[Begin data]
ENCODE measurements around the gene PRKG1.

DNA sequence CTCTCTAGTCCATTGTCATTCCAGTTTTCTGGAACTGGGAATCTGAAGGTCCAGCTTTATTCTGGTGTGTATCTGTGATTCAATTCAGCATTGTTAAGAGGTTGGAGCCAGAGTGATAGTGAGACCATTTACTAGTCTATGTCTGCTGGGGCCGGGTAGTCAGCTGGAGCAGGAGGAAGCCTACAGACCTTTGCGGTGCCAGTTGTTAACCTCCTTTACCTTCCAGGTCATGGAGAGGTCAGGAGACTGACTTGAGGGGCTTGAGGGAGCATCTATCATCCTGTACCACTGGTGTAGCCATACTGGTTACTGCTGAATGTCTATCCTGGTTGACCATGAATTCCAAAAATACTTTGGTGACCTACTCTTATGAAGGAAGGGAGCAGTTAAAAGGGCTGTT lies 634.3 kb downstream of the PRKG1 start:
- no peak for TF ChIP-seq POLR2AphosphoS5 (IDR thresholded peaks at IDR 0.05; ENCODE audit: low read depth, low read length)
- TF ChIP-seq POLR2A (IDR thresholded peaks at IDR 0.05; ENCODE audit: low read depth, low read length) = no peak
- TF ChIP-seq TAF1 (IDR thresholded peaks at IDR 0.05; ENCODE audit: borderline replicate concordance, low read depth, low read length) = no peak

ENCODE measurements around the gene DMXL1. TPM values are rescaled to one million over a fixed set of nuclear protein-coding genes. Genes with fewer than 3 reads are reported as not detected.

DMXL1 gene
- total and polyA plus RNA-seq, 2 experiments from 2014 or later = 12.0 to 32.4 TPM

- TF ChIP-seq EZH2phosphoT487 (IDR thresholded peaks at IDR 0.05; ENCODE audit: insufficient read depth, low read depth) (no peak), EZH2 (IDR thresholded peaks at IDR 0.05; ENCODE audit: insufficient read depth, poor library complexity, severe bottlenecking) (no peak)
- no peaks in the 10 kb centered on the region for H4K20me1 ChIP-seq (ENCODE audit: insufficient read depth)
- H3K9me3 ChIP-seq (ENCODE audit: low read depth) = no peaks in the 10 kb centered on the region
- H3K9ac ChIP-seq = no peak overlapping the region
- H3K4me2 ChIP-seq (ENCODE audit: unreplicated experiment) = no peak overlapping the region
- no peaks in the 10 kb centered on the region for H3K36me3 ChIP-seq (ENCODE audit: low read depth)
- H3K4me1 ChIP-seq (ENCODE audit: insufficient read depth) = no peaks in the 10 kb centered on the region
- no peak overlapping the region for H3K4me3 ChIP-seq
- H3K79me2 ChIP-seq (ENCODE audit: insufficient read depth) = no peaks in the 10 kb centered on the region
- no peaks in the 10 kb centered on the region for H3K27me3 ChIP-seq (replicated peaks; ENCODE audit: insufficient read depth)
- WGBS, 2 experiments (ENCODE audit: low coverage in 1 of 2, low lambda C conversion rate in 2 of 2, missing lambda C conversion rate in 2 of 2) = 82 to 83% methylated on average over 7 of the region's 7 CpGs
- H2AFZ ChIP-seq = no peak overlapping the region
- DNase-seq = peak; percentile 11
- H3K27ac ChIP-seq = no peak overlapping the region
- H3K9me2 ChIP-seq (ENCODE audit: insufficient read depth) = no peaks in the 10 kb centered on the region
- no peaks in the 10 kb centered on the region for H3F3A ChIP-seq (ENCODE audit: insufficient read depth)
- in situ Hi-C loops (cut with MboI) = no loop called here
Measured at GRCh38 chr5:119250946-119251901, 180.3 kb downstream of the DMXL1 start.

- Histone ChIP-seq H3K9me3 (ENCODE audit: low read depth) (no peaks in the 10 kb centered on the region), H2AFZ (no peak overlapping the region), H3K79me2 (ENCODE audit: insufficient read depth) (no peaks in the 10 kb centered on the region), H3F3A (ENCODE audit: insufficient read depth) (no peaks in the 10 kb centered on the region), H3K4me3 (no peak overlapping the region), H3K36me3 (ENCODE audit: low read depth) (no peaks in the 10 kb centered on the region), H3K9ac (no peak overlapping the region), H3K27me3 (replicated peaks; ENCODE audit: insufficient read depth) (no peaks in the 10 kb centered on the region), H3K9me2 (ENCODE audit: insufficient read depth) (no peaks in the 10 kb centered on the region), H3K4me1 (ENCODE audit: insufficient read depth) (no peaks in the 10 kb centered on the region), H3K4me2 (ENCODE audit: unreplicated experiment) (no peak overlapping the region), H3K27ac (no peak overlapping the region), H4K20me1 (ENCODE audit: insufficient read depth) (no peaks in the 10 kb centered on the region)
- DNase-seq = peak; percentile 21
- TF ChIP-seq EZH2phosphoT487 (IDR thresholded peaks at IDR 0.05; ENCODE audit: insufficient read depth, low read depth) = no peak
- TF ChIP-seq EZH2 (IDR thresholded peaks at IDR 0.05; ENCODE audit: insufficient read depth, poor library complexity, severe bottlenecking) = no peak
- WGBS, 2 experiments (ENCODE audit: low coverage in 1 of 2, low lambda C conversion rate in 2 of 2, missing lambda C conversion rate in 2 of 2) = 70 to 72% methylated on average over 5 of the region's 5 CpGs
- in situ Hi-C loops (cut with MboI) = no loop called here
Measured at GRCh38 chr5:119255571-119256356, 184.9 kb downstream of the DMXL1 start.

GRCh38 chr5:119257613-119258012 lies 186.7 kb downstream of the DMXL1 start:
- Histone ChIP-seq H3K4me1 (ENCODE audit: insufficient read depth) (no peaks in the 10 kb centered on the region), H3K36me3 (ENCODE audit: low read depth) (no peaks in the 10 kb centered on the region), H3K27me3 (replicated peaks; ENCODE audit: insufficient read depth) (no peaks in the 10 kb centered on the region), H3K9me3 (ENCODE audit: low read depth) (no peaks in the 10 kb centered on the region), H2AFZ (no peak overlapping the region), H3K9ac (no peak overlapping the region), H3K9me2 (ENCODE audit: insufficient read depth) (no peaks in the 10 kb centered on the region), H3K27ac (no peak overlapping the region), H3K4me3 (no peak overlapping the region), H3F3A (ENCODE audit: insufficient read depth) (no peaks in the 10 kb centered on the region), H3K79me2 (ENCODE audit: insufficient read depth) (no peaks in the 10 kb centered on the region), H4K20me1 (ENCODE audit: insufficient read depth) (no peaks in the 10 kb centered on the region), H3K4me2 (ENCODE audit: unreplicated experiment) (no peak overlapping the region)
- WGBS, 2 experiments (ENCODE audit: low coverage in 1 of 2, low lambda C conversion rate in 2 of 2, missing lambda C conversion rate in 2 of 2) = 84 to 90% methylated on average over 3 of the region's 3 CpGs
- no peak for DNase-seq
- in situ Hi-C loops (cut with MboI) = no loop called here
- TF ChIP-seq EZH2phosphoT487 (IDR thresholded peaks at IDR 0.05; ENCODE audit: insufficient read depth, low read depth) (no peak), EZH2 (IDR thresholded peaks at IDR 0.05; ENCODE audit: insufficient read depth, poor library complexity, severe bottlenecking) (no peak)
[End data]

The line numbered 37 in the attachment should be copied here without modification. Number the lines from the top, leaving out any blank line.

- no peak for DNase-seq